In a battle of two golden teams – the Gophers and the Knights – Clarkson outshined Minnesota for the second time in four years.
The Golden Knights thwarted the Gophers out of another national championship – what would’ve been their third consecutive – with a 4-3 back-and-forth victory Friday.
Minnesota had won four national championships in the last five years prior to Friday. The only year the Gophers fell was in 2014, to the same Clarkson foe.
“Do we want a couple [goals] back on some missed assignments, a missed backcheck or something like that? Yeah, I do. Would they want a goal or two back as well? Absolutely,” said head coach Brad Frost. “It’s just hockey … We kept getting the momentum back by tying it up, and if you take the lead it’s different, we were just never able to do that.”
Each period was near identical to the one before it, and Clarkson got on the board first every time.
Minnesota answered every Golden Knights tally, but a goal from Rhyen McGill with 1:31 remaining left the Gophers without enough time to mount a comeback.
Clarkson immediately came out with energy, while Minnesota struggled to wake up early in the game.
Eventually the Gophers found a groove and tied the game after the first 20 minutes with a goal from senior assistant captain Kate Schipper.
Like clockwork, the Golden Knights came out and scored midway through the second period to take the lead.
And again, the Gophers tied the game, this time from Sarah Potomak.
“To be able to go into both intermissions tied was huge for us,” said junior Kelly Pannek. “Every intermission we wanted to get the next one.”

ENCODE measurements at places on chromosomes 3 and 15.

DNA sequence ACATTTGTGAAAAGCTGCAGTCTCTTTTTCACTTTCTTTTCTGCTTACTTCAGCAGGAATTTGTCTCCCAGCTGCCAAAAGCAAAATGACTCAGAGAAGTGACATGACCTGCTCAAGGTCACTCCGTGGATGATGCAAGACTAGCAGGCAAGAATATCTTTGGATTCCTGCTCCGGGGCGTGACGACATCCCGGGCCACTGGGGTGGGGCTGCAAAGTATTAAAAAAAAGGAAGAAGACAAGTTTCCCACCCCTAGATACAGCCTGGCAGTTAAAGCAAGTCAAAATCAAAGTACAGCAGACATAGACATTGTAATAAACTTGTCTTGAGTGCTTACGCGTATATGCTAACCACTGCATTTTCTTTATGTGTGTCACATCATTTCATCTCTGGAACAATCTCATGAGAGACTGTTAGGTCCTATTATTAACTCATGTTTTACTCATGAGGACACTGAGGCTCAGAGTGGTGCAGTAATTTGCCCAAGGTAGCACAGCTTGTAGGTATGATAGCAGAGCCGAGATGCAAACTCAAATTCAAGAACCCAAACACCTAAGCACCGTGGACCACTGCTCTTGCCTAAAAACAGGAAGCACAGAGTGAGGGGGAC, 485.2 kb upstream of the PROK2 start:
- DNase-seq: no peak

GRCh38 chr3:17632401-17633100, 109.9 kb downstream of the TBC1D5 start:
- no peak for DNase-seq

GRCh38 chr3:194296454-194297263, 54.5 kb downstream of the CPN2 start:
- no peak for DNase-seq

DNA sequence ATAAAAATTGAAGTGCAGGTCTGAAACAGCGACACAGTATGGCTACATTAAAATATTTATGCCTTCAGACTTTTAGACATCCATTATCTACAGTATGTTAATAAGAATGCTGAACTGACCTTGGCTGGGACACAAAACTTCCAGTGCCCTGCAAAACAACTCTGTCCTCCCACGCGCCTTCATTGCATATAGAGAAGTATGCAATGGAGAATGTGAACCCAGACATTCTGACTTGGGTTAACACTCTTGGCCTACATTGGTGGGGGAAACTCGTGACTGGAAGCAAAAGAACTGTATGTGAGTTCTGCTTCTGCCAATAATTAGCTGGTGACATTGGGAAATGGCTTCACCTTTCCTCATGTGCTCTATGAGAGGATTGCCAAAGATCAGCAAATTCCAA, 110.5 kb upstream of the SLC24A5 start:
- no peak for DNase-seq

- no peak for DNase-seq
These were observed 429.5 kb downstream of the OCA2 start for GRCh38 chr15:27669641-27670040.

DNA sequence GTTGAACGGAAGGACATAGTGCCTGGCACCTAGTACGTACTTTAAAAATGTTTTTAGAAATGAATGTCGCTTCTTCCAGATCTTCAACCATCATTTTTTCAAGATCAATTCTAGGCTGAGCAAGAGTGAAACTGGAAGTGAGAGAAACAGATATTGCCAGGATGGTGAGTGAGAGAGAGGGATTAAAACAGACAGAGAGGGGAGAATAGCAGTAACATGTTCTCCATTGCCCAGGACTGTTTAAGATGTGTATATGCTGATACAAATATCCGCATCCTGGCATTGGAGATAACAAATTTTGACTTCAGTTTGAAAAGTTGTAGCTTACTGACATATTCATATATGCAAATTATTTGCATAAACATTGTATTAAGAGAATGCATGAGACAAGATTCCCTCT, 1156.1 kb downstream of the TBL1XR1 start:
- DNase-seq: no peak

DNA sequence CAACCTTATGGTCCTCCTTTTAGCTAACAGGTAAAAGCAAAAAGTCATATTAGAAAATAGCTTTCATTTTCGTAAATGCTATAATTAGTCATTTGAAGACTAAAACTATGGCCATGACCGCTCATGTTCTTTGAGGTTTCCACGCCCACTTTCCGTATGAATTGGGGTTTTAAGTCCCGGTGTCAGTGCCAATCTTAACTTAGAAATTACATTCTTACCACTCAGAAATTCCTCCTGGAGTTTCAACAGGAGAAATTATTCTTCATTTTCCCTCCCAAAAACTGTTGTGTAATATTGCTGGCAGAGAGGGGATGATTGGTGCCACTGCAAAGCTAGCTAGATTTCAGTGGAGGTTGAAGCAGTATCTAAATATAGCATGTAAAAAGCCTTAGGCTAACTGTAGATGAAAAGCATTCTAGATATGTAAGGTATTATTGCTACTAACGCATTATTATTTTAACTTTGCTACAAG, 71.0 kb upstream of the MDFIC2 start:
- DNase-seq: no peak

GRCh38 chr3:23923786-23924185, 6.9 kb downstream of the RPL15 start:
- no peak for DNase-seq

Clarkson pulled ahead again in the third period, but then Sophie Skarzynski was the equalizing hero for Minnesota.
But the Golden Knights went the extra mile before regulation ran out and the Gophers couldn’t strike again.
“They’re just a really fast team and they found a way to counter when we made mistakes,” said senior captain Lee Stecklein. “A few plays you’d definitely like back, but that’s the game of hockey I guess.”
Clarkson’s speed was a huge factor in the game, and Minnesota struggled for most of the tilt to keep up.
The Golden Knights kept composure every time the Gophers answered, which showed in their last-minute goal, a rebound effort from McGill.
Cayley Mercer was impactful on offense for Clarkson. The Patty Kazmaier Award finalist had two assists in the game, one on the final and deciding goal.
Minnesota redshirt junior Sidney Peters helped keep the game within one with a big pad deflection in the third period, and allowed her teammates to score yet another tying goal later on. She tallied 21 saves total.
“We could’ve done a little better in front of her, we didn’t help her out too much,” Pannek said. “Any time a puck gets by her, she’s always the first one to say, ‘We’re gonna get one.’ Her positivity is huge.”
Minnesota had a shot advantage in every period but the third and on the game, but a solid combination of quick Clarkson defense and goaltender Shea Tiley made it difficult for the Gophers to get any shots through.
Minnesota was an underdog coming into the tournament, the only unseeded team, and its season was marred injuries and adjustments – but it’s all part of a bigger story for the Gophers.
“It’s hard when your season kind of comes down to one game,” Pannek said. “But we know that our season is so much more than this game.”